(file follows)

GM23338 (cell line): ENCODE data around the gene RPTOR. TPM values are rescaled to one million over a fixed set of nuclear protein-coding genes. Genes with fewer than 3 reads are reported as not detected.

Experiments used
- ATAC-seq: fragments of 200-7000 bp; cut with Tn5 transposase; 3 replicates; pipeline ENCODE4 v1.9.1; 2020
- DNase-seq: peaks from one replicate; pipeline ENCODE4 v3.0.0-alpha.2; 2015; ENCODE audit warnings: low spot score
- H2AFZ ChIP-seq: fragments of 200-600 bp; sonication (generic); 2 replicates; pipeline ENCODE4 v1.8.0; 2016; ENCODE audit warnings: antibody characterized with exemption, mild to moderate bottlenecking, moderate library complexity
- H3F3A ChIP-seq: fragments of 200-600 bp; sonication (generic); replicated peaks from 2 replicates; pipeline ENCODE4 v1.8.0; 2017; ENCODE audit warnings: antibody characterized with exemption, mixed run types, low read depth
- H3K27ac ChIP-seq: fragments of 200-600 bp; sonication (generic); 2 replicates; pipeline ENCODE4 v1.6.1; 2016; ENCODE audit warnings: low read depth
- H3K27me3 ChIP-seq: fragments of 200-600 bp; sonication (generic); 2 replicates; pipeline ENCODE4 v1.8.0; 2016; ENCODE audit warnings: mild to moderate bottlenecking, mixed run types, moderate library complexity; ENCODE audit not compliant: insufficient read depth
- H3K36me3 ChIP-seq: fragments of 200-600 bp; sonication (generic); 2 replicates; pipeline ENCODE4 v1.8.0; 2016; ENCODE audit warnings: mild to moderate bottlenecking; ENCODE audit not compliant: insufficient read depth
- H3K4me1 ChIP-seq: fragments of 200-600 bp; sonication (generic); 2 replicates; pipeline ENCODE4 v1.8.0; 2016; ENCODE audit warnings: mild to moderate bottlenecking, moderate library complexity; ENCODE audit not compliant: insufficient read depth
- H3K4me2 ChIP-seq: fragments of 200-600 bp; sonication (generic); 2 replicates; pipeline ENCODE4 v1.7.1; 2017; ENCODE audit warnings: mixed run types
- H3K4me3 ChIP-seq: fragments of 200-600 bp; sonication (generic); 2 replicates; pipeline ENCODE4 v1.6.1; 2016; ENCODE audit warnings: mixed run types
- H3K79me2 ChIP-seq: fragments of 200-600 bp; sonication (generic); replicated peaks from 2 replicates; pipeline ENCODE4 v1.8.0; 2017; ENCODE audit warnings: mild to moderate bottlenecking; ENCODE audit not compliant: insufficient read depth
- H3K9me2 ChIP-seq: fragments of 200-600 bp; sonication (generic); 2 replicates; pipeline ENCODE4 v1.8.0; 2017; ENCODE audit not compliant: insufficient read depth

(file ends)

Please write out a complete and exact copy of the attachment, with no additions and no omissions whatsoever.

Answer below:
GM23338 (cell line): ENCODE data around the gene RPTOR. TPM values are rescaled to one million over a fixed set of nuclear protein-coding genes. Genes with fewer than 3 reads are reported as not detected.

Experiments used
- ATAC-seq: fragments of 200-7000 bp; cut with Tn5 transposase; 3 replicates; pipeline ENCODE4 v1.9.1; 2020
- DNase-seq: peaks from one replicate; pipeline ENCODE4 v3.0.0-alpha.2; 2015; ENCODE audit warnings: low spot score
- H2AFZ ChIP-seq: fragments of 200-600 bp; sonication (generic); 2 replicates; pipeline ENCODE4 v1.8.0; 2016; ENCODE audit warnings: antibody characterized with exemption, mild to moderate bottlenecking, moderate library complexity
- H3F3A ChIP-seq: fragments of 200-600 bp; sonication (generic); replicated peaks from 2 replicates; pipeline ENCODE4 v1.8.0; 2017; ENCODE audit warnings: antibody characterized with exemption, mixed run types, low read depth
- H3K27ac ChIP-seq: fragments of 200-600 bp; sonication (generic); 2 replicates; pipeline ENCODE4 v1.6.1; 2016; ENCODE audit warnings: low read depth
- H3K27me3 ChIP-seq: fragments of 200-600 bp; sonication (generic); 2 replicates; pipeline ENCODE4 v1.8.0; 2016; ENCODE audit warnings: mild to moderate bottlenecking, mixed run types, moderate library complexity; ENCODE audit not compliant: insufficient read depth
- H3K36me3 ChIP-seq: fragments of 200-600 bp; sonication (generic); 2 replicates; pipeline ENCODE4 v1.8.0; 2016; ENCODE audit warnings: mild to moderate bottlenecking; ENCODE audit not compliant: insufficient read depth
- H3K4me1 ChIP-seq: fragments of 200-600 bp; sonication (generic); 2 replicates; pipeline ENCODE4 v1.8.0; 2016; ENCODE audit warnings: mild to moderate bottlenecking, moderate library complexity; ENCODE audit not compliant: insufficient read depth
- H3K4me2 ChIP-seq: fragments of 200-600 bp; sonication (generic); 2 replicates; pipeline ENCODE4 v1.7.1; 2017; ENCODE audit warnings: mixed run types
- H3K4me3 ChIP-seq: fragments of 200-600 bp; sonication (generic); 2 replicates; pipeline ENCODE4 v1.6.1; 2016; ENCODE audit warnings: mixed run types
- H3K79me2 ChIP-seq: fragments of 200-600 bp; sonication (generic); replicated peaks from 2 replicates; pipeline ENCODE4 v1.8.0; 2017; ENCODE audit warnings: mild to moderate bottlenecking; ENCODE audit not compliant: insufficient read depth
- H3K9me2 ChIP-seq: fragments of 200-600 bp; sonication (generic); 2 replicates; pipeline ENCODE4 v1.8.0; 2017; ENCODE audit not compliant: insufficient read depth